Sunday, August 19, 2001

White Rose

My vision is hazy as my eyelashes slowly open to a pitch-dark, unknown, environment. A tremor passes through my bones even though I don't feel cold. In fact, my face is burning up, the mind is rushing, the eyes are moving rapidly from side to side trying to discern the different shades of black that surround me. I try to move my limbs but manage only to feel a tremendous burden that keeps pulling me down, which I must fight in order to move on. Despite this, I feel at the same time as if my body floats in a suffocating liquid. An invisible breeze of dry air throws my hair back. I fight the urge to fall to the ground and fall asleep forever. I attempt to move forward, as if in a dream, in decreased velocity with a hundred invisible hands pulling me back. My lungs grasp for oxygen, fighting as if for their lives to stay inside me.

As my vision slowly returns to me, I see a single white dot, blurred, in a distance. I try to advance towards it, and it feels like each step is another year off my life, each breath - another javelin in my chest. I reach my hand towards it, helplessly trying to reach it. No success. Again I try, pushing harder, and I am almost there. And again, I fail, falling to the invisible ground, kneeling before the vision in front of me. As I fight to get back on my feet, I see the rose opening its petals, and a pleasant perfume tickles my nostrils. The flower grows, and the more it grows, the prettier it becomes, out of my reach it still remains.

Futility falls upon me. I punch the invisible ground, launch a mute scream into the dark air, and stumble forward with my remaining breath. Vision concentrated forward, on the object, all of everything passing beneath, and besides me unnoticed and uncared for. Only when it passes in front, I pay it attention to ultimately remove it from my way, like the obstacles that they are. And thousands of faceless figures pass by the rose in before me, going and leaving, all admiring it for a second, yet getting stung by its protective spikes. A single tear sheds down like a petal, not for the faceless victims of the spikes, but for the necessity of thereof. And those that have been stabbed countless times, are still more afraid than all others. Yet still they seek to reach as close they can.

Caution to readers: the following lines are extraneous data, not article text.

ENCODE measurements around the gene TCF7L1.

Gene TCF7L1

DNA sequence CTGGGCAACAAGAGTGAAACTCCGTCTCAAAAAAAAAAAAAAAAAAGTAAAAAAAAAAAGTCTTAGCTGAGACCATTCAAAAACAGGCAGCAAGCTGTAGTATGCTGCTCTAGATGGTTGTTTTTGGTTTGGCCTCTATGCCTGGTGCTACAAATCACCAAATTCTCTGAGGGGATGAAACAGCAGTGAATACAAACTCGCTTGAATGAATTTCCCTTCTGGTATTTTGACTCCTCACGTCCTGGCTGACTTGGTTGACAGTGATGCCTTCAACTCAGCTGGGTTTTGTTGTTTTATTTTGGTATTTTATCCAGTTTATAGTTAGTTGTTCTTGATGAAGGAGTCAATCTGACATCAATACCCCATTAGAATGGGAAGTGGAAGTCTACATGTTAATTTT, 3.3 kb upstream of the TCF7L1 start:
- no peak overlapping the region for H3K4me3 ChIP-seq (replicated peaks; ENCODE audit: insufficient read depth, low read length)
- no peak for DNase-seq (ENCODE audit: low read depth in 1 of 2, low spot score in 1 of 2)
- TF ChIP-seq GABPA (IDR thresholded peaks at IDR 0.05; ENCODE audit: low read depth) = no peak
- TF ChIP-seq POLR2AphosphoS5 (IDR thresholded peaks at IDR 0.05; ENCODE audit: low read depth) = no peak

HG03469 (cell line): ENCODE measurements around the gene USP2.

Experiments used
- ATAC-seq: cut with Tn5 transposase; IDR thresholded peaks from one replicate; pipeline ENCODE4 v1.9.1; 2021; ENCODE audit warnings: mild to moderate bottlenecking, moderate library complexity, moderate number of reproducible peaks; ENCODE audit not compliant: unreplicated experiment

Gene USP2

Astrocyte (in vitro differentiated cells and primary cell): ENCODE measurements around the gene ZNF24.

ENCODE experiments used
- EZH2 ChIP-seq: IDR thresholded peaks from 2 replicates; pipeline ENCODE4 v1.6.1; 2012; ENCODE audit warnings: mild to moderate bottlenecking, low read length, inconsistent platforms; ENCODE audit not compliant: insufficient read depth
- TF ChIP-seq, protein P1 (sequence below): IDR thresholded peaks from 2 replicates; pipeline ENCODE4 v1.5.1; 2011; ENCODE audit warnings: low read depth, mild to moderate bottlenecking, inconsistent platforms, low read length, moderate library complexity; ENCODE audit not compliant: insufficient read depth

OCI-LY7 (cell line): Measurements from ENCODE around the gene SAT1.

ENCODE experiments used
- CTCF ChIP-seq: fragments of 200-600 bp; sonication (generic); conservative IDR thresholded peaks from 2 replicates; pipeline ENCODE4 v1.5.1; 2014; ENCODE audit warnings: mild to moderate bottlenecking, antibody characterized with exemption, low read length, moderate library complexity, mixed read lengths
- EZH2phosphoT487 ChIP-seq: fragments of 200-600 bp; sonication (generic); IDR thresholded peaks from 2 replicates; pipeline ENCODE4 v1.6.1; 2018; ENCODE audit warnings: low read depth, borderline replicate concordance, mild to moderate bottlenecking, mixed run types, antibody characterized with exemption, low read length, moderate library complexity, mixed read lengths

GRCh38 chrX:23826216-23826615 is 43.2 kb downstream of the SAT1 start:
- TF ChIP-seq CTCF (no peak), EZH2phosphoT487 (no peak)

And as the years pass, having passed through countless gardens of flowers, yet still the white rose is there, and all it needs is some water and protection, without its knowledge. Some help to grow without ever touching it, for it still has its spikes, and its prick sheds blood, blood that will feed it, until I am consumed, and only when it will be fully red, and myself fully consumed, will it see its true color, only then will it bow its head in sorrow. And its spikes will not sting me. My fingers will not bleed; only its petals will remain red, and forever marked with the infinite fate of the hands which would rather be consumed than see the flower die in vain.

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